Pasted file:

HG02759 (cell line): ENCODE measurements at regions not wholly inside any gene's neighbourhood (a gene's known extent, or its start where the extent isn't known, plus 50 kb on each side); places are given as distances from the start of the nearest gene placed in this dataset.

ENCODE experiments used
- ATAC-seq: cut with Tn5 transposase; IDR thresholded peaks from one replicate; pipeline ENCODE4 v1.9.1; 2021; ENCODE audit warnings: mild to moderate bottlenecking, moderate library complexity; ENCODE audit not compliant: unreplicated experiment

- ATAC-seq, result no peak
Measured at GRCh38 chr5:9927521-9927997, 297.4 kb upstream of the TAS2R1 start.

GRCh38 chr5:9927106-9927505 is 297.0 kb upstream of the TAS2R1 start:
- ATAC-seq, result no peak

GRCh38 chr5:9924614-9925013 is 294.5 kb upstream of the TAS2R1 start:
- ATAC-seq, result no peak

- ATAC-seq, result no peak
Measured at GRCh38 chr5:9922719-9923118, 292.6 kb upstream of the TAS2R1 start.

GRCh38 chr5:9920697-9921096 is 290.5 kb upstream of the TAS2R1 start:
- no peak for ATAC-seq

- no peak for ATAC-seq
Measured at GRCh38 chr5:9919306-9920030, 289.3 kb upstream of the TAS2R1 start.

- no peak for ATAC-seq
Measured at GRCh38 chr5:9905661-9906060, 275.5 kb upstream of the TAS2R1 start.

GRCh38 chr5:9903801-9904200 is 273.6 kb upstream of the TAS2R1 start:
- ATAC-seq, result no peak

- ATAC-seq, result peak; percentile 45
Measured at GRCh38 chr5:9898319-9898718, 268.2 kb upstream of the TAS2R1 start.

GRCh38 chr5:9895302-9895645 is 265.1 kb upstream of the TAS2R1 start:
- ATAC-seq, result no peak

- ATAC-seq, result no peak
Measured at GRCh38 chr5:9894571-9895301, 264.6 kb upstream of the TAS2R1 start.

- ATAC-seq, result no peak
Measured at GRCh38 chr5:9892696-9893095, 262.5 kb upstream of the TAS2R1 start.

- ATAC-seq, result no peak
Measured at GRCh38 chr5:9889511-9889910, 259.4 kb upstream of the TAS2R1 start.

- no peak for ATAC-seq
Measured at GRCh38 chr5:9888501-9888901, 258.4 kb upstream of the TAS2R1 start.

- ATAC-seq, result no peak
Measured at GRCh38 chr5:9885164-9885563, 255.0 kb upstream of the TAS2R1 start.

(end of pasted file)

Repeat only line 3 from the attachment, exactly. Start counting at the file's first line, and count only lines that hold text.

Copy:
- ATAC-seq: cut with Tn5 transposase; IDR thresholded peaks from one replicate; pipeline ENCODE4 v1.9.1; 2021; ENCODE audit warnings: mild to moderate bottlenecking, moderate library complexity; ENCODE audit not compliant: unreplicated experiment